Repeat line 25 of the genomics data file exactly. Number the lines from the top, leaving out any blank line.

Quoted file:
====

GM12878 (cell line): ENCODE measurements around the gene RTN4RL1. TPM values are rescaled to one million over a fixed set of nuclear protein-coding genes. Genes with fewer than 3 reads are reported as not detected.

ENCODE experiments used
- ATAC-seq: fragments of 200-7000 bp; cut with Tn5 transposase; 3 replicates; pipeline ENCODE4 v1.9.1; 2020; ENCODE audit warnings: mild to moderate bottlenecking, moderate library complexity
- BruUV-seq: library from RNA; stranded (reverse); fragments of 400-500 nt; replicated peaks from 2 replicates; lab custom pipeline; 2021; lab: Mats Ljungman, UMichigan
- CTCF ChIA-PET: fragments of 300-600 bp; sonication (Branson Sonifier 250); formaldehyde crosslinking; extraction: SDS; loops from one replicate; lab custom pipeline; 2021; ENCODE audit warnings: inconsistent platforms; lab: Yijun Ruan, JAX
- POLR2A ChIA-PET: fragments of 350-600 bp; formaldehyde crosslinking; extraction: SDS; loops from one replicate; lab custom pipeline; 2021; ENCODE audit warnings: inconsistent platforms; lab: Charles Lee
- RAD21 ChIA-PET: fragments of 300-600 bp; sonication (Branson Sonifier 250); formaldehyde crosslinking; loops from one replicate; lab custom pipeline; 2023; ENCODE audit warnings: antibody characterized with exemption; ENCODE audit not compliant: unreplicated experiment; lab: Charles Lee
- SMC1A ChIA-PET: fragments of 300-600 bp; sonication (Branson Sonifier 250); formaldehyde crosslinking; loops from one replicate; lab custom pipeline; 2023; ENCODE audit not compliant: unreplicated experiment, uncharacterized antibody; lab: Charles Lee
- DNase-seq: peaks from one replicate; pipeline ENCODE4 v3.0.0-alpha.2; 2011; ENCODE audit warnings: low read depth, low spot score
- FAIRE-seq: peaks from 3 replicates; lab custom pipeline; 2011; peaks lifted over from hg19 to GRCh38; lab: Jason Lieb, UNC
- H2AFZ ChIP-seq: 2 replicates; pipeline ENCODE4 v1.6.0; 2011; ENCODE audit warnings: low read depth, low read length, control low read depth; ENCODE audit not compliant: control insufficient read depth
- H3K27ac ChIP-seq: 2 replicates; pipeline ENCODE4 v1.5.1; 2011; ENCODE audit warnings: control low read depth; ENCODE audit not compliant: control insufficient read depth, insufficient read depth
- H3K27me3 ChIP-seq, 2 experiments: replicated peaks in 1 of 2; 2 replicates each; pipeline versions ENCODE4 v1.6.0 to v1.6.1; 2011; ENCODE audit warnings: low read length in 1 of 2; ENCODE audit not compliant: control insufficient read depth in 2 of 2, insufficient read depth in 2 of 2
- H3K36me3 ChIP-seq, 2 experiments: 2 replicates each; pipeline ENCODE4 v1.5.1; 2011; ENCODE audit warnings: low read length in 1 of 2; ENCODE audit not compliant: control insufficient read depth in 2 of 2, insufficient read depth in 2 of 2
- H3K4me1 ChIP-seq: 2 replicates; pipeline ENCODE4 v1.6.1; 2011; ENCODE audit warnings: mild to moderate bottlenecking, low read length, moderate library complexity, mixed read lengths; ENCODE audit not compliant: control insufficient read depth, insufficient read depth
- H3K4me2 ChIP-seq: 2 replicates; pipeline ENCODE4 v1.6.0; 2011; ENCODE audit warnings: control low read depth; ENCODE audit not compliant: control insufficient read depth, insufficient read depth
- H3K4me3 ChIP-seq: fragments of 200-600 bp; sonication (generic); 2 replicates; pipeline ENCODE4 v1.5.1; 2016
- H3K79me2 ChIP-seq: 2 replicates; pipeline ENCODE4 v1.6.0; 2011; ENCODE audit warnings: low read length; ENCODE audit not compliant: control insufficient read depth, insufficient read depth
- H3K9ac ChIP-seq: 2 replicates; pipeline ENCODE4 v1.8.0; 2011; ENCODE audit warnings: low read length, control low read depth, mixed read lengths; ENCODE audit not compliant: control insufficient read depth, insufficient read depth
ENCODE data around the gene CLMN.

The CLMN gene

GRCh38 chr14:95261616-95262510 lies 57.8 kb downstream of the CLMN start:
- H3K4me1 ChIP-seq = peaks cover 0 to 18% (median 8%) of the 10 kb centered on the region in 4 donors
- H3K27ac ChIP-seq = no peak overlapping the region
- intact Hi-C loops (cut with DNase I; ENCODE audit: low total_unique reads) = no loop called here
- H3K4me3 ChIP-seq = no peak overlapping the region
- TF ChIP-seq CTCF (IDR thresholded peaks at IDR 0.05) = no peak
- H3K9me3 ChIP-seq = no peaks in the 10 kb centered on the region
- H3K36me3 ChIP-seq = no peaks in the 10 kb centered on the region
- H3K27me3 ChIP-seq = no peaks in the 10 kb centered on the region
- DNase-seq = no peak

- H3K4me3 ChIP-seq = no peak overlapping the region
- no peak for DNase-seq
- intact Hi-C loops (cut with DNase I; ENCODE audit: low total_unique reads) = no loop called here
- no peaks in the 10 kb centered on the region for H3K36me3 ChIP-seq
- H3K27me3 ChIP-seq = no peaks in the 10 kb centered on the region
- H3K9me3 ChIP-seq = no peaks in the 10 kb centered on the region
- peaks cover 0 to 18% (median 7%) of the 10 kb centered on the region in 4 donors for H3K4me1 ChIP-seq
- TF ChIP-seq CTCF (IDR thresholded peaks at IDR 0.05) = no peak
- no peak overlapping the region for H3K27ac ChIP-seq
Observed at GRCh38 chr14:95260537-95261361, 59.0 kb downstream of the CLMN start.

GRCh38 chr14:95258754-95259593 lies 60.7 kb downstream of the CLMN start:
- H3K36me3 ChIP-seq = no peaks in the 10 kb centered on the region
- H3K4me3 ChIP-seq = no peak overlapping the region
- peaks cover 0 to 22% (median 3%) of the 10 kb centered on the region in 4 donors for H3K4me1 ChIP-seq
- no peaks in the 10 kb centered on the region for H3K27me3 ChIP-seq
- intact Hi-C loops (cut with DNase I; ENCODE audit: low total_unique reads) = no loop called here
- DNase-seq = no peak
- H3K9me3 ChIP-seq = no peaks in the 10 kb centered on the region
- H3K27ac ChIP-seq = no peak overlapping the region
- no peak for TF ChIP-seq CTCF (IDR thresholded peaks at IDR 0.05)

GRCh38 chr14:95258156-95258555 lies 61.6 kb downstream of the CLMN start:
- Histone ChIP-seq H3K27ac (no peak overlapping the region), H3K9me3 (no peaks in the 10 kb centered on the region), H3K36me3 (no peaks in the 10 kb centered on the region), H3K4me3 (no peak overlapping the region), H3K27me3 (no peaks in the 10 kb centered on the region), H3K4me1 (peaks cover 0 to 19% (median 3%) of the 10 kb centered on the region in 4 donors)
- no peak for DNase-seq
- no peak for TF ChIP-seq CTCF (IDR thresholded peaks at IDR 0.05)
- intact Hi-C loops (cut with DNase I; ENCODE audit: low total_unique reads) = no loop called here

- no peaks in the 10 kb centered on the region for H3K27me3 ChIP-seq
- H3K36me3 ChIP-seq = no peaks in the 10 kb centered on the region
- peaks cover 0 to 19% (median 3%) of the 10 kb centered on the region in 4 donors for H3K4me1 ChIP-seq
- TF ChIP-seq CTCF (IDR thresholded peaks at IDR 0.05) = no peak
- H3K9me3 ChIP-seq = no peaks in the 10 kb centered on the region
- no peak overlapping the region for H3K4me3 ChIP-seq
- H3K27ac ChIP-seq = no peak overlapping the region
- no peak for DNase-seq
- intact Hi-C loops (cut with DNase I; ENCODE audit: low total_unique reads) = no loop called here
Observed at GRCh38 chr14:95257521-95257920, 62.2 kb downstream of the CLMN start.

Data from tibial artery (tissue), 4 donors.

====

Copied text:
- intact Hi-C loops (cut with DNase I; ENCODE audit: low total_unique reads) = no loop called here